Grapes are one of the seven staple foods mentioned in Deuteronomy 8.8 ‘A land of wheat and barley, of vines and fig trees and pomegranates, a land of olive oil and honey”. Grape was one of the seven fruits that Moses messengers discovered in the land of Israel. (Numbers 13: 20-23). Moses as he led the exodus of Jews from Egypt sent messengers throughout the promised land in search for fruit and food. The grapevine was one of the fruit brought back by the messengers.
The vine is regarded as the symbol of the children of Abraham. The Christians who followed the ancient Jewish faith too regard the grape vine with reverence. There is a beautiful verse John 15 that compares the grapevine to Jesus:
“I am the true grapevine, and my Father is the gardener. He cuts off every branch of mine that doesn’t produce fruit, and he prunes the branches that do bear fruit so they will produce even more. ..”
In a region whose culture and way of life is so interwoven with each other, grapes find mention in the Holy Quran too. It is regarded as a fruit of the people of paradise. 19: Al Mu’minum states “Then we brought forth for you therewith gardens of date-palms and grapes, wherein is much fruit for you and whereof you eat.”
There is evidence of grape vine cultivation in Ancient Egypt. A list of vineyards was discovered from the first step pyramid at Saqqara. The step pyramid was built during the reign of King Djoser c 2650 BC to 2570 BC. The list includes the famous vineyard “Horus on the Height of Heaven” that produced wine from those times up to the Greek period. Temples had vineyards of their own. Rameses III lists 513 vineyards belonging to the temple of Amon-Ra.
The Greek God, Dionysus is the god of fertility and wine. He is credited with creating wine and viticulture. Bacchus is the comparative Roman God of wine. Bacchus was probably a copy of the Greek God Dionysus. The grapevine across this entire region is tied to fertility, prosperity social and cultural ritual. Greek song and literature like the works of Homer have extensive references to wine made from grapes.
The earliest evidence of grape growing go as far back as 6500 BC. Chemical analysis of wine jars from the Neolithic period in Georgia reveals wine making taking place in that period. The cultivation of grapes was said to be taking place in the Black Sea region and Persia from the seventh and fourth millennia BC. (Chataignier 1995). From here it spread with trade, conquest and cultural exchange to other parts of the world. It was the Greeks who brought viticulture to Marseilles in France. (Robert J Weaver, 1960)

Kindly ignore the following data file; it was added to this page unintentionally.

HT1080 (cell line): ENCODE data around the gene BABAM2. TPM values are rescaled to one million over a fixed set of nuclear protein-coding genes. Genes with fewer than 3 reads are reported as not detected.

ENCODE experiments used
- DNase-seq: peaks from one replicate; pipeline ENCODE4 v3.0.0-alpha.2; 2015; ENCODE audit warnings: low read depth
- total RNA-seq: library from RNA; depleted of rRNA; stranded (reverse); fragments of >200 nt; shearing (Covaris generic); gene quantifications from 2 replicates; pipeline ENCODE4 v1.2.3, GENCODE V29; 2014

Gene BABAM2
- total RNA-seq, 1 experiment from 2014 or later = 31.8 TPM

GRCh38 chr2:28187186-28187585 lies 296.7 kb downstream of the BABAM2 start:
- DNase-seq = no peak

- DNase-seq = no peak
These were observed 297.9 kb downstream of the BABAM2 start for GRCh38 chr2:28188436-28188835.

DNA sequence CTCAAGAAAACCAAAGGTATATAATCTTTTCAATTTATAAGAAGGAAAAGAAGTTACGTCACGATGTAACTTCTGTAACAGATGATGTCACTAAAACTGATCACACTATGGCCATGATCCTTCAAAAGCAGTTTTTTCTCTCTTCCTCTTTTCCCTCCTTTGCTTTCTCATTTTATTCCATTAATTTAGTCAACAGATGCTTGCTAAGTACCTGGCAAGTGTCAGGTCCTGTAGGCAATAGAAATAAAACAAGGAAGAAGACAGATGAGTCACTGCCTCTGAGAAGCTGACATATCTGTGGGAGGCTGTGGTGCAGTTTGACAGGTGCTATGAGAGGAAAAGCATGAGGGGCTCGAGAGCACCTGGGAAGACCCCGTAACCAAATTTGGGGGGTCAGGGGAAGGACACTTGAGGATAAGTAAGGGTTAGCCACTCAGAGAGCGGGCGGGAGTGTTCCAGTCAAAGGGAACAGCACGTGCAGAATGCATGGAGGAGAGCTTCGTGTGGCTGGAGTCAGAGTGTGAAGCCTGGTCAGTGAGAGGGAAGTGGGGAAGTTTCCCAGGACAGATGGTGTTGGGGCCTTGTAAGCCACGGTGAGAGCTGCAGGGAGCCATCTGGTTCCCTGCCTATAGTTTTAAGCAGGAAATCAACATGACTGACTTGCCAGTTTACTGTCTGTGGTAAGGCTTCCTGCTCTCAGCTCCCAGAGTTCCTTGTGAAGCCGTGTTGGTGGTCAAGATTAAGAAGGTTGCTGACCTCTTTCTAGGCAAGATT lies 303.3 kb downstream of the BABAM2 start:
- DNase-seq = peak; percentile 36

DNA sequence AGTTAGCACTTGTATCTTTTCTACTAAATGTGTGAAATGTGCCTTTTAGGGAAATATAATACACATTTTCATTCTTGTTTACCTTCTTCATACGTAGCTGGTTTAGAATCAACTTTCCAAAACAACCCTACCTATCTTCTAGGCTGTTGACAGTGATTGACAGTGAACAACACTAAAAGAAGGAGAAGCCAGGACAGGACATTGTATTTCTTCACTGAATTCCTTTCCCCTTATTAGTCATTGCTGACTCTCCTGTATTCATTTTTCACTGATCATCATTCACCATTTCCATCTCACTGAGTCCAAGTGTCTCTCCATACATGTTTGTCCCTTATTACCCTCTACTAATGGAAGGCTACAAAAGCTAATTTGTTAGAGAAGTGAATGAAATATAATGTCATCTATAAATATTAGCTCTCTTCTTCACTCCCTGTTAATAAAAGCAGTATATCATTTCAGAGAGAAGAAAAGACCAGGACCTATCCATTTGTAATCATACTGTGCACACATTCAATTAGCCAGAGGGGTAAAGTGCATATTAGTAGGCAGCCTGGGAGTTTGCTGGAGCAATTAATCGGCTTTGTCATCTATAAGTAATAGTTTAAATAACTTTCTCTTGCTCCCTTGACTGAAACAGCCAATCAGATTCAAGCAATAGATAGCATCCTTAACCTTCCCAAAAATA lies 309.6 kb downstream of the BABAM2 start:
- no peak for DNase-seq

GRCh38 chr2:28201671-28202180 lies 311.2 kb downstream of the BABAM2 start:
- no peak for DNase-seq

Wild grapevines can be seen growing along river banks in deciduous and semi-deciduous forests in pockets across a wide area in the Trans Caucasian region, Western Europe and the Mediterranean basin. (Arnold et.al, 1998) Most cultivated varieties of grapes come from the just one species Vitis vinifera which belongs to the Vitaceae family.
The American bunch type of vines comes from V. labrusca and its derivatives or from Muscadine type (V.rotuntifolia). There are other species Vitis rupestris, Vitis berlandieri and Vitis amurensis that produce grapes of poor quality. Plants of these species are primarily used as rootstock on which cultivated grape varieties are grafted. Wine grapes are generally smaller than table grapes. These contain many seeds.
There are sixty inter-fertile wild Vitis species found distributed across the subtropical and temperate parts of Asia, North America and Europe.(Rossetto et.al 2002). The Food and Agriculture Organization has estimated that seventy percent of the grapes cultivation is for wine making. Of the 10000 types of grapes, 1300 are used in wine making. The total world production of grapes in 2012 has been put at 69 million tons (International Organization of Vine and Wine).
Grape cultivation is best undertaken in sandy or gravelly soils that generally have good drainage. It is not soil fertility but drainage that is critical to grapevine cultivation. Alkaline soils are best avoided. Average yields per hectare ranges from 5 to 20 tons per hectare. Yield varies with variety, crop density, pruning intensity etc.
Apart from use of grape in the form of fruit and wine, ancient folk healers made an ointment from the sap of grapevines to treat skin and eye diseases. Grapes leaves were also used to arrest bleeding and provide relief in cases of inflammation and pain.
Grape seed when given to a group of healthy volunteers were found to substantially raise the level of antioxidants in the blood. Antioxidants are said to retard pace of cell death, the primary cause for aging. (University of Maryland Medical Center)
Flavonoids found in red wine is said to help lower LDL (bad cholesterol). The American Heart Association does not recommend though consumption of wine to reduce the risk of heart diseases.
Other studies indicate grape seed can help reduce edema, high blood pressure, mitigate chronic venous insufficiency in the legs causing pain, swelling and fatigue etc. (University of Maryland Medical Center). More research is though required to finally validate these and other medicinal uses of grape seed. However, the religious and cultural significance of the grape vine endures across the globe.
Link to my book on herbs: Holy herbs: Modern Connections to Ancient Plants
This article was also released on On Jewish Matters